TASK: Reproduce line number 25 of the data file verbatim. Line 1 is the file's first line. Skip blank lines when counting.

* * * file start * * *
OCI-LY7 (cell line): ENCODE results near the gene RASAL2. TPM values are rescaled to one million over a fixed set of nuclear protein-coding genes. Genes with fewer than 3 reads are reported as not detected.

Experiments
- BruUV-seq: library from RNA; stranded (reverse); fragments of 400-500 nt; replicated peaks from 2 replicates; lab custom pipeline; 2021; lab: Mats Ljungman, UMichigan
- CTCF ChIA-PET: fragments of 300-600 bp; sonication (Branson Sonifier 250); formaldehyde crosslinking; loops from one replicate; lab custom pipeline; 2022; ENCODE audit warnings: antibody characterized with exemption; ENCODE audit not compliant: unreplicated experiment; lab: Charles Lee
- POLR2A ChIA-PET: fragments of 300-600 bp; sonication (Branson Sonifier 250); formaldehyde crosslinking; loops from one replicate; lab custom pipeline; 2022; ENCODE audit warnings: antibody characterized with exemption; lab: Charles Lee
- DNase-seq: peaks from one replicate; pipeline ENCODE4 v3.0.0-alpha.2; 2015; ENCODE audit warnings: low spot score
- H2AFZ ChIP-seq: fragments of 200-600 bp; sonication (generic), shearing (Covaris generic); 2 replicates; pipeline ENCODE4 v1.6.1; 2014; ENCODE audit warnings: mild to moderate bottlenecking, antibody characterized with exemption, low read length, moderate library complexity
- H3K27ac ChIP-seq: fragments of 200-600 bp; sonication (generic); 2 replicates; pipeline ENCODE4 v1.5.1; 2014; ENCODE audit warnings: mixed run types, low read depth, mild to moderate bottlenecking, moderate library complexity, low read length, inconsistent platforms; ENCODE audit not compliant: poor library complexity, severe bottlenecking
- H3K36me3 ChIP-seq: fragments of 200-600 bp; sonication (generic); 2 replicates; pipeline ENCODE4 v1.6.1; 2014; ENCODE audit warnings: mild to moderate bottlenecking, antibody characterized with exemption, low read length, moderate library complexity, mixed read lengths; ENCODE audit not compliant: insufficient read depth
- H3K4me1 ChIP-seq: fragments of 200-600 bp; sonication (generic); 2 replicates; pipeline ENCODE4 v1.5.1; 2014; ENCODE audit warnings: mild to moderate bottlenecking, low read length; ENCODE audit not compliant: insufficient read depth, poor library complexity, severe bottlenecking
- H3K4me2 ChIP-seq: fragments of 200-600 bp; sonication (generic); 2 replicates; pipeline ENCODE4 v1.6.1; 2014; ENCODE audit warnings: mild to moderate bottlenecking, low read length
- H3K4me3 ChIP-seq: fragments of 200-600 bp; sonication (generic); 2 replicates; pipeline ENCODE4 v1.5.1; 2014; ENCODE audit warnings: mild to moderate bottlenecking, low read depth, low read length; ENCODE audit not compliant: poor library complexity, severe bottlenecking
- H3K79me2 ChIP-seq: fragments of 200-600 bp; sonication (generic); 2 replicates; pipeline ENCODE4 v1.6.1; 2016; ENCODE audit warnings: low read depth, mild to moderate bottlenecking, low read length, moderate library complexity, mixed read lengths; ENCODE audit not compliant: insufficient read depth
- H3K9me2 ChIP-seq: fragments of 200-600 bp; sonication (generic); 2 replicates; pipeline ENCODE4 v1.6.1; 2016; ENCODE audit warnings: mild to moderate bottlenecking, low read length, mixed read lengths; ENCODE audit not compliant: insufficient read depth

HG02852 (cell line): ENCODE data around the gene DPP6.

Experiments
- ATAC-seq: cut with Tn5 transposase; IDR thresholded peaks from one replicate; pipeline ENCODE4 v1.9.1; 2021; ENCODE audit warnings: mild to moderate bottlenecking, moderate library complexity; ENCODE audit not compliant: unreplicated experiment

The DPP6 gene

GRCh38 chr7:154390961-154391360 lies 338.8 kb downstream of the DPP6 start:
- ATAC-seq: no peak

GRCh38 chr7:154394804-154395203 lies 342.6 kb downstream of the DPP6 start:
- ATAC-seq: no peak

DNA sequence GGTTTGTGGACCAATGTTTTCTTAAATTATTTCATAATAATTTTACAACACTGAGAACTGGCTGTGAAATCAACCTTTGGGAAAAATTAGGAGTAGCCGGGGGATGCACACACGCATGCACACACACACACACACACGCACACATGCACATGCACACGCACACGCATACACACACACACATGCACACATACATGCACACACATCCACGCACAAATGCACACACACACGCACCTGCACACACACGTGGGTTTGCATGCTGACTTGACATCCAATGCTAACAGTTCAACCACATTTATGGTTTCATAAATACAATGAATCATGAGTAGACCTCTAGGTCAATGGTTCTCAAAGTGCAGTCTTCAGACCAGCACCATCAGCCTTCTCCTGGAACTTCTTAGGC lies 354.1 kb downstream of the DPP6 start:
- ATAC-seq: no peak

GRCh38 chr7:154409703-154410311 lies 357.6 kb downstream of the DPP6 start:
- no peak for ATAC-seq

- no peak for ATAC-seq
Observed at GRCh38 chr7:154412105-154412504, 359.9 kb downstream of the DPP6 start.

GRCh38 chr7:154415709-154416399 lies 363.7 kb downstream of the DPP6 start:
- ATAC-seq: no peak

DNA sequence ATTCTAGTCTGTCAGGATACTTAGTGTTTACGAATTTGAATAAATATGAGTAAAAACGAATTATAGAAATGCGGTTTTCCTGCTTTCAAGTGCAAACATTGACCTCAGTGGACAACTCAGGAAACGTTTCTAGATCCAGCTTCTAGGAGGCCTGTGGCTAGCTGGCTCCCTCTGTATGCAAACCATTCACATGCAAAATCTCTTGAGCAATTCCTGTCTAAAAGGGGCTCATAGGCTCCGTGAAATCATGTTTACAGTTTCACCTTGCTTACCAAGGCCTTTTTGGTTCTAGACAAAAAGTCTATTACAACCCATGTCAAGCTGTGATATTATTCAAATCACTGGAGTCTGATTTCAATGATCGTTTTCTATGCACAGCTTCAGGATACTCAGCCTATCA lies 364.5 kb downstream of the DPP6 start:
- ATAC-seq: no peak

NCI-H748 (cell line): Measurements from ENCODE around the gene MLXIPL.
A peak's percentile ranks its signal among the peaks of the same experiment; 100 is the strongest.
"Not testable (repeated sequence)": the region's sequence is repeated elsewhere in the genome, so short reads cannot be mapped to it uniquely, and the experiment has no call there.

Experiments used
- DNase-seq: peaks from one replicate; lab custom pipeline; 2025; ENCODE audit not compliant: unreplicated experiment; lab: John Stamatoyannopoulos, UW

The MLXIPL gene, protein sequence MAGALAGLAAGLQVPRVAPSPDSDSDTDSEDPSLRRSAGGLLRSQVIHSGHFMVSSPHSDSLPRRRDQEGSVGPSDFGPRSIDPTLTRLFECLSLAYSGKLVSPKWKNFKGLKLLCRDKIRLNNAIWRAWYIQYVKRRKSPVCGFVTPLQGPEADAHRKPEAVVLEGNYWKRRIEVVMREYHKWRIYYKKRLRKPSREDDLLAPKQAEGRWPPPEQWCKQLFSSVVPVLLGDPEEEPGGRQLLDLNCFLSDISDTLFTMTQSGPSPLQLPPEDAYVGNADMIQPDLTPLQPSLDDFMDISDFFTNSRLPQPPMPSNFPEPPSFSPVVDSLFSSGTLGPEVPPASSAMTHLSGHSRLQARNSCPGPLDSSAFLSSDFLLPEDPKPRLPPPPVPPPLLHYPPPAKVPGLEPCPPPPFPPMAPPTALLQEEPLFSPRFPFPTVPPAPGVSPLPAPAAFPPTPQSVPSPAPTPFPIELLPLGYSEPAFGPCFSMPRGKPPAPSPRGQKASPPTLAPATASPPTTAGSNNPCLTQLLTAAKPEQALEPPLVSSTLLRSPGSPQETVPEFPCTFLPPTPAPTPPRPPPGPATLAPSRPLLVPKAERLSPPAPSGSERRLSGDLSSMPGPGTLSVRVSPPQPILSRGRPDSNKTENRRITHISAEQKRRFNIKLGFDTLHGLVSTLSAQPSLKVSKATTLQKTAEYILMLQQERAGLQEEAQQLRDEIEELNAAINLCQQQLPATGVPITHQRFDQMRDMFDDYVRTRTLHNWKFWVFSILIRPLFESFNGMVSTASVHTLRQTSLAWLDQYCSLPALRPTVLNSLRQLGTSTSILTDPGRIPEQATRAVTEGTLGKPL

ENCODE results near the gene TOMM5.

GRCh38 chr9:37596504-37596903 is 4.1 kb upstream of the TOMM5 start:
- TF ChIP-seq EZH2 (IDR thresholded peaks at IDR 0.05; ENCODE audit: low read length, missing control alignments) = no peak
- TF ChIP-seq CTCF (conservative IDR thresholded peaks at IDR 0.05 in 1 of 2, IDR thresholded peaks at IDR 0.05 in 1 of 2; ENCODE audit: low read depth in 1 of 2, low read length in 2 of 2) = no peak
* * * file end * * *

GRCh38 chr7:154409703-154410311 lies 357.6 kb downstream of the DPP6 start: